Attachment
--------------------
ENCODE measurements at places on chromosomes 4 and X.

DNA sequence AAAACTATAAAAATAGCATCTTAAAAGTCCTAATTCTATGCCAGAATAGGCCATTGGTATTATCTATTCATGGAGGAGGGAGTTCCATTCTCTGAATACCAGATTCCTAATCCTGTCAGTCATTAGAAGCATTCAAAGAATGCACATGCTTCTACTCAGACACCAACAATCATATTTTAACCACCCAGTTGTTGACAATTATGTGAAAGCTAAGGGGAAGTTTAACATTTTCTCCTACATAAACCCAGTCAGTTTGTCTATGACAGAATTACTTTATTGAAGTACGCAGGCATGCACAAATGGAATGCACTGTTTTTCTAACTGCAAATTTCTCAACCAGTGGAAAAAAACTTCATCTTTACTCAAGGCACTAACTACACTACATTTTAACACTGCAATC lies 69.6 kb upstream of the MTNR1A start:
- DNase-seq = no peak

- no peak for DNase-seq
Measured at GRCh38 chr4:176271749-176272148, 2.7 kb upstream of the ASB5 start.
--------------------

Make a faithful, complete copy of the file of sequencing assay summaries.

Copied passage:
ENCODE measurements at places on chromosomes 4 and X.

DNA sequence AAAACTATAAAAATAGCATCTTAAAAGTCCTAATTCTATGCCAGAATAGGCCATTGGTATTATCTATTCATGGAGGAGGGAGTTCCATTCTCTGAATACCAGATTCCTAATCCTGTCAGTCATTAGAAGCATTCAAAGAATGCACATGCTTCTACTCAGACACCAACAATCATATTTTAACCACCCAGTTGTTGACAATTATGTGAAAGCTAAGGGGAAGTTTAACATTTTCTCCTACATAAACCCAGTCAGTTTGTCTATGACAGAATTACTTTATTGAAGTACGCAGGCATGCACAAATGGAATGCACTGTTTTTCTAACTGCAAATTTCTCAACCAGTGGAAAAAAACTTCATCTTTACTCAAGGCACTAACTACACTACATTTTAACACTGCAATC lies 69.6 kb upstream of the MTNR1A start:
- DNase-seq = no peak

- no peak for DNase-seq
Measured at GRCh38 chr4:176271749-176272148, 2.7 kb upstream of the ASB5 start.